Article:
MOS 4410 - Chapter 6 Textbook Notes.docx

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Department
Management and Organizational Studies
Course
Management and Organizational Studies 4410A/B
Professor
Raymond Leduc
Semester
Winter

Description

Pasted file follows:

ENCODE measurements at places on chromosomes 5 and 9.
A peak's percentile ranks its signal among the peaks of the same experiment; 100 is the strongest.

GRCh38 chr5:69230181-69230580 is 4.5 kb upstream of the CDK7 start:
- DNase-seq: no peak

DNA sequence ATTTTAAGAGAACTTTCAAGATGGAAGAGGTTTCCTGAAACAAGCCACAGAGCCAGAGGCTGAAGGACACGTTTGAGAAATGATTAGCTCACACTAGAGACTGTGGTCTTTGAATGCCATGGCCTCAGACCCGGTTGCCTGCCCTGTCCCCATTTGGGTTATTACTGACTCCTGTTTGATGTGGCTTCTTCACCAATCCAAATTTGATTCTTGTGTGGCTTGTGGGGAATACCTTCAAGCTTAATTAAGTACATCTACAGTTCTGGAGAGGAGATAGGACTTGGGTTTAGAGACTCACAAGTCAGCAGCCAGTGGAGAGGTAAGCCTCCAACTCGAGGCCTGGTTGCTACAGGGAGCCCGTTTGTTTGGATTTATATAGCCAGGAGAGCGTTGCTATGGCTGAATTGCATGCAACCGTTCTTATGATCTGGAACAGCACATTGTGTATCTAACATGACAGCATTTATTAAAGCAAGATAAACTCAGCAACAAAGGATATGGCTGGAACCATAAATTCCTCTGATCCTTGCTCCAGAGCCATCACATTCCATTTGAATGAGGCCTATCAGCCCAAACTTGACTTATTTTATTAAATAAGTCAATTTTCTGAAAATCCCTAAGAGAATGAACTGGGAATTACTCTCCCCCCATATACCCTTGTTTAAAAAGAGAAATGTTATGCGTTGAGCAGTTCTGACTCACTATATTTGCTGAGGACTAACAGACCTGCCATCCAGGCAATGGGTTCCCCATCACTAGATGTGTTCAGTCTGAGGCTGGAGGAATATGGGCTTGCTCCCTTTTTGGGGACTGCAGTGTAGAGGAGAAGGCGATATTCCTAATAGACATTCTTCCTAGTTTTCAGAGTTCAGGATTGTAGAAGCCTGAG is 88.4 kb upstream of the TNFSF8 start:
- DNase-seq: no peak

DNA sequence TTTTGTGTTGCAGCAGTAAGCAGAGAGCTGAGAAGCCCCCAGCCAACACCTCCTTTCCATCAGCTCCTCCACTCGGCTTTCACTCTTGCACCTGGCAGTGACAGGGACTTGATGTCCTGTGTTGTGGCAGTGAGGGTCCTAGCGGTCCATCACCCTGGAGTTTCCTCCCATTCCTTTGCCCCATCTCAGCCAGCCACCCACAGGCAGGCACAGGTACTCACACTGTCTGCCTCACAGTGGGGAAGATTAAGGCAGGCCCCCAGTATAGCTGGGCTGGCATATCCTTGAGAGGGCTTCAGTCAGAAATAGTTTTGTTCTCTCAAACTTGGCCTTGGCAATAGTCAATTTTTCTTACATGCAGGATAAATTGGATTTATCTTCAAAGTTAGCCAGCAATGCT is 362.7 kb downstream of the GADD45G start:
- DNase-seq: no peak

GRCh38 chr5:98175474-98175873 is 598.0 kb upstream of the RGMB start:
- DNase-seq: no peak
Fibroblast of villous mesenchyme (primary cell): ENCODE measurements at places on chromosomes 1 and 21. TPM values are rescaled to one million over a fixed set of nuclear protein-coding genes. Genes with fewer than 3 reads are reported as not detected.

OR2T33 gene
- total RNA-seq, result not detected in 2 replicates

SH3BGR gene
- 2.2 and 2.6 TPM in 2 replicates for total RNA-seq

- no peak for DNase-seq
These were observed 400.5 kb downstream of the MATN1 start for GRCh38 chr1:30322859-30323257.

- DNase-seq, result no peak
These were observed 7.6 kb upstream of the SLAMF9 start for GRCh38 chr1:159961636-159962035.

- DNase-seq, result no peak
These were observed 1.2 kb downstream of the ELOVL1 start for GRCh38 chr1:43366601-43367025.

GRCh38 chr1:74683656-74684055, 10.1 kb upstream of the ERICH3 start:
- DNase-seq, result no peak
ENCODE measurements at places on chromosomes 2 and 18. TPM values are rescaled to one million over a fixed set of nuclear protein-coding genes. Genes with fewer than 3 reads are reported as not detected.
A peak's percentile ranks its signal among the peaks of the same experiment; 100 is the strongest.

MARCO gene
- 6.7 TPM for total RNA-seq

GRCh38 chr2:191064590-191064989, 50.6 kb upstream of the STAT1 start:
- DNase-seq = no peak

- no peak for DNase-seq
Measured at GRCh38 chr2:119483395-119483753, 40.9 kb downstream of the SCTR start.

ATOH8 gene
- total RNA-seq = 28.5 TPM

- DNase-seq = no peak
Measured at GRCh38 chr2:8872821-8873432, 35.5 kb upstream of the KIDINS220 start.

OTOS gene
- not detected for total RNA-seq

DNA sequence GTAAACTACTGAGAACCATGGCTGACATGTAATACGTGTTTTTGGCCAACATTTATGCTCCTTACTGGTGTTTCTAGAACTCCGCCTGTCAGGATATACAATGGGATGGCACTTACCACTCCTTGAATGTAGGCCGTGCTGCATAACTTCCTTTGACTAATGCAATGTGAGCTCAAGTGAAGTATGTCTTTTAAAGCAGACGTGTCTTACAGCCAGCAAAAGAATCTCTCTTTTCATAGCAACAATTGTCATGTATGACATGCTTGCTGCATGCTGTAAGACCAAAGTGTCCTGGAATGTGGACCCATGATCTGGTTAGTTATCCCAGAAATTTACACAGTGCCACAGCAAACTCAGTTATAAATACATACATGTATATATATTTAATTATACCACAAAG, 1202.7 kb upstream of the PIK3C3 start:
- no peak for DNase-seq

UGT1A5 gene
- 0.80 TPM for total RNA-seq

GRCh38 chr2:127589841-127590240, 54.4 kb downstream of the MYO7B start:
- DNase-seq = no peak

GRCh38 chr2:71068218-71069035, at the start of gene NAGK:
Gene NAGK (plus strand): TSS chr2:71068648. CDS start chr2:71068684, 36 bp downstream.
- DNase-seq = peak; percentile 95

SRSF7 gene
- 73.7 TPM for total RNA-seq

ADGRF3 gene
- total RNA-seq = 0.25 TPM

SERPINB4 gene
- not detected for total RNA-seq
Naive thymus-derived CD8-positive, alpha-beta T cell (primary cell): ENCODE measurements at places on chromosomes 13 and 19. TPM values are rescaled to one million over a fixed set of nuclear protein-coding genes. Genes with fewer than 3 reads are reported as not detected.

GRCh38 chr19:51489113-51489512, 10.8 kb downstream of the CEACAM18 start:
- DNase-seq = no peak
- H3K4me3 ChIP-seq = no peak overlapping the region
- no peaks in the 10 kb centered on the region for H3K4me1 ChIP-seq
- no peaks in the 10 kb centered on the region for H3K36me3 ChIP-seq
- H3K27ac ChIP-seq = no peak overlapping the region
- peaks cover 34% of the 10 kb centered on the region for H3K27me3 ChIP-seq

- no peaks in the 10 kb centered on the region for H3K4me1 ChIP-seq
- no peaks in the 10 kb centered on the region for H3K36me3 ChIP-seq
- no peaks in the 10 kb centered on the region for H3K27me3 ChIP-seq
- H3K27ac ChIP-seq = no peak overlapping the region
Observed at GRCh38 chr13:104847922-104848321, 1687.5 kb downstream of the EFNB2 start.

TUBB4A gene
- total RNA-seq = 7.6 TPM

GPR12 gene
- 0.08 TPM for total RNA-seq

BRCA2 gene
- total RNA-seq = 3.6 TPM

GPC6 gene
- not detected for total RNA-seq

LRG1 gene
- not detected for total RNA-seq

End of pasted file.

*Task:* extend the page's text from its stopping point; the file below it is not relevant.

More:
Chapter 6 - Corporate-Level Strategy: Creating Value through Diversification Case Study – Bellndanada Enterprises (BCE) - 1988  2 largest corporation - 2006 declines revenues and net income, thousands of employees laid off - Michael Sabia came in… o Business realignments, job cuts, divestitures, downsizings - BCE, AOL-Time Warner, Daimler-Benz, and HP/Compaq fail to effectively integrate their acquisitions - 50% of mergers and acquisitions are divested with loss - Non-acquisition-based diversification moves are slightly better - IBM, Microsoft, Rogers Communications, Onex, The Keg, Exxon, Mobil and Couche-tard were all successful in diversification by acquisitions, strategic alliances and joint ventures, and internal development Making Diversification Work: An Overview - Diversification initiatives must be justified by the creation of value for shareholders - Companies diversify because of SYNERGY o Diversify into related businesses (sharing intangible resources)  sales force, brand names, technologies Sharing tangible resources  production facilities, distribution channels o Diversify into unrelated businesses (value created by corporate office) leveraging information systems, or human resource practices Related Diversification: Economies of Scope and Revenue Enhancement - Economies of scope are cost savings from leveraging core competencies, sharing resources or sharing related activities among businesses within the corporation - Firm can also enjoy higher revenues if two businesses, combined, attain higher levels of sales than either company could attain independently Leveraging Core Competencies - Imagine a tree  the trunk and major limbs represent core products; the smaller branches are business units; and the leaves, flowers and fruit are the end product - Core competencies are the roots which provide nourishment, sustenance and stability o It is the collective learning on organizations  How to coordinate diverse production skills  Integrate multiple streams of technologies  Market and merchandise diver products and services - Core competencies must meet three criteria for synergy 1. Must enhance competitive advantage(s) by creating superior customer value  men’s razors 2. Different businesses in the corporation must be similar in at least one important way related to the core competencies o i.e. Loblaw Companies Ltd (Provigo, No Frills, Fortinos, Zehrs) 3. The core competencies must be different for competitors to imitate or find substitutes for STRATEGY SPOTLIGHT 6.1 – Steve Jobs Discusses Apple’s Core Competence - “for almost all future consumer electronics, the primary technology was going to be software” o Operating systems software, applications on iTunes/MAC/PC, software in device (iPod, iPhone), back-end software that runs on iCloud - “we could write all these different kinds of software and we tweed it together and make it work seamlessly Sharing Activities - i.e. value creating activities like manufacturing facilities, distribution channels and sales force - Sharing activities can provide two payoffs 1. Cost Savings o Most common type of synergy and easiest to estimate o i.e. elimination of jobs, facilities and related expenses that are no longer requires when functions are consolidated o Cost savings are the highest when company acquires another from the same industry in the same country o There must be compromise in the design or performance of an activity 2. Revenue Enhancements and Differentiation o Achieving higher sales with an acquisition than you can independently o Gillette acquiring Duracell and selling batteries in personal care products o Chrysler and Daimler-Benz merge  customers could have lowered their perceptions of STRATEGY SPOTLIGHT 6.2 – American Idol: Far More Than Just a Television Show - FremantleMedia (FM) is a division of German media giant Bertlemann that owns American Idol, The Apprentice, The X Factor etc. - FM has become successful in creating global programming that is in part due to the creative minds there - Key to their success  leveraging their core product (TV shows) to create multiple revenue streams Mercedes’s quality and prestige  Mercedes eventually divested Chrysler Market Power - Working with similar businesses or affiliation to a strong parent can strengthen organizations bargaining position - Nestle  its units enjoy greater protection from substitutes and new entrants, greater visibility and improved image - PepsiCo acquired KFC, Taco Bell and Pizza Hut it benefited from its position over these units BUT McDonald’s refused since PepsiCo was a supplier of soft drinks in competitors restaurants - Government can restrict the ability of a business to gain very large shares of a particular market STRATEGY SPOTLIGHT 6.3 – How 3M’s Efforts to Increase Market Power Backfired - Suits alleged that 3M had unlawfully bullied its way into a monopoly position in the adhesive tape market and that as a result consumers had been deprived of their rightful amount of choice and often paid 40% more for tape - LePage’s argued that 3M’s practice of “bundled rebated” violated legislation that limited monopoly power Vertical Integration - An expansion or extension of the firm by integrating preceding or successive productive processes o Firm incorporated more processes toward the original source of raw materials (backward integration) or toward the ultimate consumer (forward integration) - Benefits Vertical Integration o Secure source of raw material or distribution channels that cannot be “held hostage” to external markets where costs can fluctuate over time o Protection & control over assets & services required to produce & deliver valuable products and services o Access to new business opportunities and new forms of technologies o Improved coordination of activities across the value chain - Risks o Costs associated with increased overhead and capital expenditures to provide facilities, raw material inputs and distribution channels inside the organization o Loss of flexibility resulting from inability to respond quickly to changes in external environment o Problems associated with unbalances capacities or unfilled demand among value chain o Additional administrative costs associated with managing a more complex set of activities - Four questions in making decisions about vertical integration 1. Is the value provided by present suppliers and distributors satisfactory?  DON’T integrate o i.e. Nike outsources manufacturing of shoes, their focus is on marketing and design 2. Are there activities in the industry value chain presently being outsources or performed independently by others that are a viable source of future profits? o More profit in downstream activities (leasing, warranty, insurance) than in manufacturing cars so Ford and GM and undertaken FORWARD integration to become the biggest players 3. Is there relative stability in the demand for the organization’s products? 4. Is there a source of core competencies in the activity that is considered for outsourcing or vertical integration? STRATEGY SPOTLIGHT 6.4 – Vertical Integration at Canfor - World’s largest lumber producer and global leader in the forest products industry - It diversified into most aspects of the industry and expanded both across stages of value chain and across markets Analyzing Vertical Integration: The Transaction Cost Perspective - Every market transaction involved some transaction costs o Search costs  where is it available, level of quality, etc o Negotiation costs o Contract costs  needs to be written, spelling out future possible contingencies o Monitor costs  monitoring each other o Enforcement costs  if a party does not comply with terms in contract - These can be avoided by internalizing the activity  producing the input in-house - Transaction-specific investments - Administrative Costs - If transaction costs are lower than administrative costs  best to resort to market transaction and avoid vertical integration  OPPOSITE IS TRUE Unrelated Diversification: Financial Synergies and Parenting - Two main sources of synergies 1. Parenting and restructuring of businesses (often acquiring) 2. Add value by viewing the entire corporation as a family or portfolio of businesses Corporate Parenting and Restructuring (within business units) - Parenting o Improve plans and budgets and provide especially competent central functions such as legal, financial, human resource management, procurement - Restructuring o Find firms with unrealized potential or firms in industries on the threshold or significant, positive changes o Parent intervenes, selling off parts of business, changing management, reducing payroll and unnecessary expenses, changing strategies and infusing the company with new technologies, processes, reward systems, etc. o When restructuring is done, firms can be either sold to monetize and added value or kept so that the corporate family can enjoy the financial and competitive benefits of enhances performance o Restructuring can involve…  Asset restructuring  sale of unproductive assets or whole lines of business  Capital restructuring  changing debt-equity mix  Management restructuring  changes in composition of top management team, organizational structure and reporting relationship • Tight financial control, rewards based on short term or medium term goals, reduction in number of middle level managers Portfolio Management - Stars o High-growing industries with high market shares. Have long-term growth potential and should continue to receive substantial investment funding - Question Marks o High-growth industry and weak market share. Resources should be invested in them to enhance their competitive position and help them increase their relative market share to become stars otherwise the